Kettlebells have been around since Tsarist Russia (1700's to give perspective) and only really made an impact in the United States in the late 1990's. The kettlebell offers an incredible amount of versatility in training the body for stability, mobility, strength, cardio, conditioning, and explosive power!
But many folks that I have had the pleasure of working with have initially expressed some concerns about using the kettlebell. Whether it was a previous bad experience, fear of injury, or just plain lack of understanding - the kettlebell has intimidated more than a few folks along the way. This post is about deconstructing the kettlebell by learning some of the beginner concepts associated with kettlebells and hopefully opening up your world to another tool in your fitness toolbox!
Full disclosure - I have learned from the "Russian" school of thought on kettlebells. I acquired my RKC (Russian Kettlebell Challenge - Level One Certification) from Dragondoor before the split. I acquired my RKC- Level Two Certification from Dragondoor in 2014. Working with an individual with extensive kettlebell experience is critical when learning how to effectively use & program with kettlebells.
Let's start with basic understanding of the bell's anatomy. The bell has three main sections to it; the body, the horns, and the handle.
Kettlebells come in many different sizes. Widely used in Kilograms, I have also put together the poundage associated with the more commonly used weights for kettlebells. Check out the conversion chart for bells in kilos and pounds.
"What is the best weight for me?" Is a common question I get. The answer depends on the movement, the strength level, and the skill level of the participant. The point of it all is to do the movement correct first, then add load. That is incredibly hard for the ego but will go a looooooonnnngggggg way in the development of a solid practice.
How we hold the kettlebell will drastically change how the weight feels for a particular lift. The offset nature of the kettlebell provides opportunities for some movements to be quite challenging. Conversely, the kettlebell allows opportunities to make some ballistic movements much more of a reality.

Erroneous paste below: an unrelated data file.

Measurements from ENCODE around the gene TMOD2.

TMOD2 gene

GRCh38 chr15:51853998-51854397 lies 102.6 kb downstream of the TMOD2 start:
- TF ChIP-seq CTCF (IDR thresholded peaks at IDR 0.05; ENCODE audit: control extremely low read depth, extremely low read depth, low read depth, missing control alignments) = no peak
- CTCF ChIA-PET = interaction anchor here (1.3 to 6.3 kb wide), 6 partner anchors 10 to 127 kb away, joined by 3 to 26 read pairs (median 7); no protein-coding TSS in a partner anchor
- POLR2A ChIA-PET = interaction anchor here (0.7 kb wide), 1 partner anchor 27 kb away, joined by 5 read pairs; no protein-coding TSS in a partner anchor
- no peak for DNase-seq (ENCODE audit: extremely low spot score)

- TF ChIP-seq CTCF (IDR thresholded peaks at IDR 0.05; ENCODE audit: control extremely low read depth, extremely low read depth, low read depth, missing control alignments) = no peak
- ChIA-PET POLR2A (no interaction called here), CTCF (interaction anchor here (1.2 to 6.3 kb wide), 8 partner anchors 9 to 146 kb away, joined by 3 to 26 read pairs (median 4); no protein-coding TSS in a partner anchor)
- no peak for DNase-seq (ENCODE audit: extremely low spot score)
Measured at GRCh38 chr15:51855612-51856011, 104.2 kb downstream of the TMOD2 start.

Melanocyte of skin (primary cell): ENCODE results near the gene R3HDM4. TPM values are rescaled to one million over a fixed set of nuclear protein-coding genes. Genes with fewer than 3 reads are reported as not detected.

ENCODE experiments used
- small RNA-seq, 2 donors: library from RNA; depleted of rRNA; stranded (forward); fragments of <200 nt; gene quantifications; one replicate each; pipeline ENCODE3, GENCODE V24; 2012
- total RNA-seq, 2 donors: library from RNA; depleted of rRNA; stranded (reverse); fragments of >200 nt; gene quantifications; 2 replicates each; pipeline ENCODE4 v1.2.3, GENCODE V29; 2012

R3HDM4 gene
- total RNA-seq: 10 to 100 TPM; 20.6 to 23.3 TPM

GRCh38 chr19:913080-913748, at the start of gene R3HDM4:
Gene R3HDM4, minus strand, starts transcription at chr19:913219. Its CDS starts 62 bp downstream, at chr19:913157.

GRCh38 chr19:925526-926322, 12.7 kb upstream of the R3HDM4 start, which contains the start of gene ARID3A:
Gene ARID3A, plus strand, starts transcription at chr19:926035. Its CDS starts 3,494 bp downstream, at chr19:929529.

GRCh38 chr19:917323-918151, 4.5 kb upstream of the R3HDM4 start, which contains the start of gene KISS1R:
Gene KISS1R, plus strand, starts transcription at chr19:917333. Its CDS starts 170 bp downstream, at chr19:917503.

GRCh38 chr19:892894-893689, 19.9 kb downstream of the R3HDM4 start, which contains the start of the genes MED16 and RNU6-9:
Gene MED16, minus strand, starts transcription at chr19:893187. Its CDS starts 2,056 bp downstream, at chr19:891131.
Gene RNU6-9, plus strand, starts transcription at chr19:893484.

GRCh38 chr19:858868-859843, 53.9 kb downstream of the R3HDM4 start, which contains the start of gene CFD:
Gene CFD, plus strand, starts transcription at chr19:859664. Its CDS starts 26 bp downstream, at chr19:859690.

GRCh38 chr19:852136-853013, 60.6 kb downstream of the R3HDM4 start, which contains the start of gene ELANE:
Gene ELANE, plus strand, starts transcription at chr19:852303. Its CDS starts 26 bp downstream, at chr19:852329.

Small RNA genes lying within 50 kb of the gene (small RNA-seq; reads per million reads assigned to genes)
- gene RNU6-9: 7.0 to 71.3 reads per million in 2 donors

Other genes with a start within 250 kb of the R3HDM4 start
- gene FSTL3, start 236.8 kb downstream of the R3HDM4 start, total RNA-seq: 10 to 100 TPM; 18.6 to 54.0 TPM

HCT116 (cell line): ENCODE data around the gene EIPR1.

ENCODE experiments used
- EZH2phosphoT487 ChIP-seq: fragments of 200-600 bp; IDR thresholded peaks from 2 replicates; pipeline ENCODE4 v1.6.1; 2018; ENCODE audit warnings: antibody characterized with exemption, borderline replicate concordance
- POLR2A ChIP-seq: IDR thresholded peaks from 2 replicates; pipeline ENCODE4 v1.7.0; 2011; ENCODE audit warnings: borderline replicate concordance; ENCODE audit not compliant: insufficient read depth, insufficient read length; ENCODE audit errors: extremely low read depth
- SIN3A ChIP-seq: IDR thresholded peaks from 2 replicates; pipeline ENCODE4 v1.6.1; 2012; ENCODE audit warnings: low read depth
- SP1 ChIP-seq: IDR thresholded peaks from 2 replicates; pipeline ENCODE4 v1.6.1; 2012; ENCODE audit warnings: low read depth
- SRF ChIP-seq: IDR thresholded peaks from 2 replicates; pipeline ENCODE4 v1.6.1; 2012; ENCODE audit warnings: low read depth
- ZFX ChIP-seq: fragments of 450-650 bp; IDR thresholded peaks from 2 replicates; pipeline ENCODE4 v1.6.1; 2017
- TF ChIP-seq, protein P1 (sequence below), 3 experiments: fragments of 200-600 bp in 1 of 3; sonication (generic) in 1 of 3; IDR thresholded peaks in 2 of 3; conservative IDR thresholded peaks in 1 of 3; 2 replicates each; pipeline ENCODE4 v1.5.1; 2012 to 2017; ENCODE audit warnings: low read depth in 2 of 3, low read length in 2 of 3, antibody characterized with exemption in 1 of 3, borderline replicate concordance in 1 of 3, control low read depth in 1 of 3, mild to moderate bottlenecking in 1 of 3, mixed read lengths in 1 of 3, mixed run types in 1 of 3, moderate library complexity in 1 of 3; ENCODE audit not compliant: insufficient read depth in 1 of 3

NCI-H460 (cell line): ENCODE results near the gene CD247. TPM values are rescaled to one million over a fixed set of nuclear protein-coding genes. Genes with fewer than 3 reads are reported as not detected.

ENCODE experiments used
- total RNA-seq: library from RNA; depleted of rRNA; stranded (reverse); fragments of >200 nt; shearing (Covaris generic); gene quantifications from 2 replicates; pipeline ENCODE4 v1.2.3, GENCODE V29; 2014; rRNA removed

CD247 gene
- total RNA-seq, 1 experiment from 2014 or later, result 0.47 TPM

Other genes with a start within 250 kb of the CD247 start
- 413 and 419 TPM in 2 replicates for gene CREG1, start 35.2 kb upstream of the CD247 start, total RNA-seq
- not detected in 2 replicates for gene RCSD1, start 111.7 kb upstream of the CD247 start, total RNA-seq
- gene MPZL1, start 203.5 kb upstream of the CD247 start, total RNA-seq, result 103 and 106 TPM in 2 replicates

Let's take a look at how we can hold a kettlebell and identify when and why we apply this grip.
Double Handed along the handle
This grip provides a symmetrical grip on the handle and is used for deadlifts, swings, and helps bring the bell off the ground for some other movements.
Single Hand along the handle
This grip is used for swings, cleans, pulls, and snatches and is also used to get to the rack position, pressing patterns, and rowing patterns. This single hand approach challenges the core to engage as the kettlebell will alter the participant's center of gravity.
Rack Position along the handle
The rack position is the rest position for many lifts and is critical for catching a clean, holding a front squat, or starting an overhead press. The bell rests in the natural "V" created by the upper arm and forearm. The wrist is in a neutral position. The thumb is close to the clavicle (collarbone) and the upper arm is firm against the ribcage. For female clients, we want to adjust slightly for anatomy and this may cause the elbow and hand to flare slightly to the outside.
Suitcase Hold along the handle
The suitcase hold is used for farmer carries, walking lunges, deadlift variations, and squatting patterns. When in a suitcase hold, press the upper arm into the lats and pack the shoulder down and in. We want to avoid shrugging the shoulder in this hold.
Overhead Hold along the handle